In the first week after the state’s eviction moratorium ended, 602 summary ejections or eviction hearings were scheduled in Mecklenburg County and 133 for the week after. Magistrates are working their way through the backlog. Once those orders are issued, says Jesse Hamilton McCoy, a housing lawyer and supervising attorney for the Duke Law Civil Justice Clinic, the time to vacate the residence will come quickly.

“North Carolina is the second-fastest eviction state in the nation,” says McCoy. “The entire process can be done in as little as 23 days. When the complaint is filed, you get a court date somewhere between seven and 10 days later. If you lose (in court), you have 10 days to appeal and post a rent bond. On the 11th day, the landlord can swear out a writ from the sheriff, the writ gets executed and they can padlock your doors.”

This is the scenario that troubled Brown on a Saturday evening in August as she listened intently to the news. During a press conference, President Trump touted a new executive order that he claimed would prohibit landlords or housing authorities from filing eviction actions, charging nonpayment fees or penalties, or giving notice to vacate.

For a moment, Brown thought that might be the help she’d been praying for.

She soon grew despondent when she realized that the president’s executive order merely directed some regulators to study whether an eviction moratorium was necessary and directed other agencies to investigate whether they could appropriate money for rental assistance.

“What’s this? Is he just saying something for the election?” she asks.

BASIC NEED

Jerome Williams Jr. leads Novant Health’s overall strategy for social responsibility programs, community engagement partnerships, and community impact and wellness programs to address health disparities. He likes to remind you that the pandemic didn’t cause many of these challenges; it merely exposed them.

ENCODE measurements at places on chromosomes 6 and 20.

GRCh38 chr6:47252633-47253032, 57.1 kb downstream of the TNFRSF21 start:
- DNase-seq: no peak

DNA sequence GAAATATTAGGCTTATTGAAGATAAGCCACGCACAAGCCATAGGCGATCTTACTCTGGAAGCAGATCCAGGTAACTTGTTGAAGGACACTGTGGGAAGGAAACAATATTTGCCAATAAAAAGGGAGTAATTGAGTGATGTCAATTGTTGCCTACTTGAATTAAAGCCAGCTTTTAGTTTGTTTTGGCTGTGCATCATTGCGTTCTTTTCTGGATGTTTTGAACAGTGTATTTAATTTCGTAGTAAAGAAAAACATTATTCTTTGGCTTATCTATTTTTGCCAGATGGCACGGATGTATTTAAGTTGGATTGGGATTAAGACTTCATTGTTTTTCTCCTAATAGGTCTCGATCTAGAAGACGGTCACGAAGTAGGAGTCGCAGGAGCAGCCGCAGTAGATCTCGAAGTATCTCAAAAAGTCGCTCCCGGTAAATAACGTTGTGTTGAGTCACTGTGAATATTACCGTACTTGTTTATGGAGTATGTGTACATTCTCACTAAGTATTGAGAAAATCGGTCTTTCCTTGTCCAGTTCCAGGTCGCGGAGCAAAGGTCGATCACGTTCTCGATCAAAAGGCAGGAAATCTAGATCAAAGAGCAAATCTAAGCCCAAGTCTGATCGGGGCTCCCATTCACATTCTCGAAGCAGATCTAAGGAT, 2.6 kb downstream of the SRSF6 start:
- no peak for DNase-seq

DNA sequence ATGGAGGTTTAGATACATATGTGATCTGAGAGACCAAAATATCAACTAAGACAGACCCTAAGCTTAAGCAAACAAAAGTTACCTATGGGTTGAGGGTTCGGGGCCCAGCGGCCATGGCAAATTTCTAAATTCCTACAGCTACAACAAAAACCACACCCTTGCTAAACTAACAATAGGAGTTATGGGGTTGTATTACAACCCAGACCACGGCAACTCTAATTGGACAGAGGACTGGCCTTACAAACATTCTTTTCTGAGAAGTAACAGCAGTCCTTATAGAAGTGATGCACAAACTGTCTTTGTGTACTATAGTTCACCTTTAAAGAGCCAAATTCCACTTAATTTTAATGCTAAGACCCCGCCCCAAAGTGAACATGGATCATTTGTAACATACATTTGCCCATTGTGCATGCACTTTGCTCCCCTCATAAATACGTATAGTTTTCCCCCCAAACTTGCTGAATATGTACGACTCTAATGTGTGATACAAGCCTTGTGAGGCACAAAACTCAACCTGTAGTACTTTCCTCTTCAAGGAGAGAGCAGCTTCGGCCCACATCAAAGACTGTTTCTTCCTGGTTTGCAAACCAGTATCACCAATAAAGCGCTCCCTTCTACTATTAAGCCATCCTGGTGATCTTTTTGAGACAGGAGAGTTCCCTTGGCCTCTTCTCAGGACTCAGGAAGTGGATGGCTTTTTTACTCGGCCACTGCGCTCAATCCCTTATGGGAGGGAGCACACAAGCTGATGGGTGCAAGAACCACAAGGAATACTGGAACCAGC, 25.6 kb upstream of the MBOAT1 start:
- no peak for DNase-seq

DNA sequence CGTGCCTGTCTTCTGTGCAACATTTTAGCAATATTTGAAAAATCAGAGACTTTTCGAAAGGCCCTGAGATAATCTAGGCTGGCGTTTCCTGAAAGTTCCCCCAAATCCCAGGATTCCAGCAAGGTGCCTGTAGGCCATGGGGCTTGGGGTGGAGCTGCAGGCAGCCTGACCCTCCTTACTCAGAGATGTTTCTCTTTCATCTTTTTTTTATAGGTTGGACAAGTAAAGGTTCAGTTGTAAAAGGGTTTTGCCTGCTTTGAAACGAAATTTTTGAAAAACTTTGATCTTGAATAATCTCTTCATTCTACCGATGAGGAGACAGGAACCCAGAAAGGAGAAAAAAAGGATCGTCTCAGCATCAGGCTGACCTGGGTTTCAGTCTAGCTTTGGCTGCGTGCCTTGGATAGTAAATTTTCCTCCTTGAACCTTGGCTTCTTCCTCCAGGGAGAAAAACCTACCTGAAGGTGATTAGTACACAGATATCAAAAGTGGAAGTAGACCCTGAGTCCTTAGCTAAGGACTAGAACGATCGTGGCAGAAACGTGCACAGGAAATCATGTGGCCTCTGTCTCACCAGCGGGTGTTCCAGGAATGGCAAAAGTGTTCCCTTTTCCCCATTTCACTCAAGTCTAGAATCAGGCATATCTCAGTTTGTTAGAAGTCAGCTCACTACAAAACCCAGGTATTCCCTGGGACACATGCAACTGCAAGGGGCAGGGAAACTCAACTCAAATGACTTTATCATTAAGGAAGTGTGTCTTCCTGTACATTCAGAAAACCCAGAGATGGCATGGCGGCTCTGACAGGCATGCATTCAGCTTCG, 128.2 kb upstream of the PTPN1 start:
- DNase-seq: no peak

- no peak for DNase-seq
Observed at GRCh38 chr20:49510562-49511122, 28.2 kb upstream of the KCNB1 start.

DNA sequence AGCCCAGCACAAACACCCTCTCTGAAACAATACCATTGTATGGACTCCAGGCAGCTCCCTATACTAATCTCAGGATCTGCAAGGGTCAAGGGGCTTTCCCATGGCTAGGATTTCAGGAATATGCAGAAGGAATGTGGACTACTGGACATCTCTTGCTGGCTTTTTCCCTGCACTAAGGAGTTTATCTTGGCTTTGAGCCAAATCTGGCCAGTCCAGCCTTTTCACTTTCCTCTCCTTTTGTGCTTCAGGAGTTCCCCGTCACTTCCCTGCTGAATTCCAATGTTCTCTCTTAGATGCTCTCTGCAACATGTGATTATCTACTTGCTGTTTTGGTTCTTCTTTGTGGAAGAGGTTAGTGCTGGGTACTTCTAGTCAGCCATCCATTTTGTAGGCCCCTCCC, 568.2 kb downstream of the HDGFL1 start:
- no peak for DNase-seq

“Housing insecurity or lack of housing, food insecurity, transportation, lack of access to health care access capital and social capital, lack of upward mobility opportunity to name a few all existed before COVID,” says Williams. “Some of the activities that have occurred prior to COVID are now being exacerbated and I don’t think we’ve seen the worst yet.”

Defined by the World Health Organization as basic necessities that influence how healthy a person or community can become, social determinants of health such as housing, transportation and economic security loom large in the most vulnerable communities.

Social determinants account for roughly 80 percent of someone’s health and chronic medical problems. Housing is one of the most researched and understood of these issues. A number of studies have shown that the chronically homeless and those who are housing insecure are at substantially higher risk of poor health because it can result in disruptions to employment, social networks, education and the receipt of social service benefits.

Even the threat of eviction can negatively impact both mental and physical health. Children raised in unstable housing are more prone to hospitalization, homelessness is linked to delayed childhood development, and mothers in families that lose homes to eviction show higher rates of depression and other health challenges. A 2014 study published in The Lancet found that homeless people have higher rates of premature mortality than the rest of the population.

Williams sees a direct connection between Charlotte’s affordable housing crisis and the disparate impact of the pandemic on people of color.

“We have frontline and essential workers who may not have appropriate or adequate housing or the ability to completely isolate,” says Williams. “A number of them are no longer employed because certain businesses have closed. When paychecks are not coming in, rent can’t be paid. The stimulus isn’t forthcoming so individuals who are already on the margins and already challenged may now be faced with the prospect of eviction, which only exacerbates the problem.”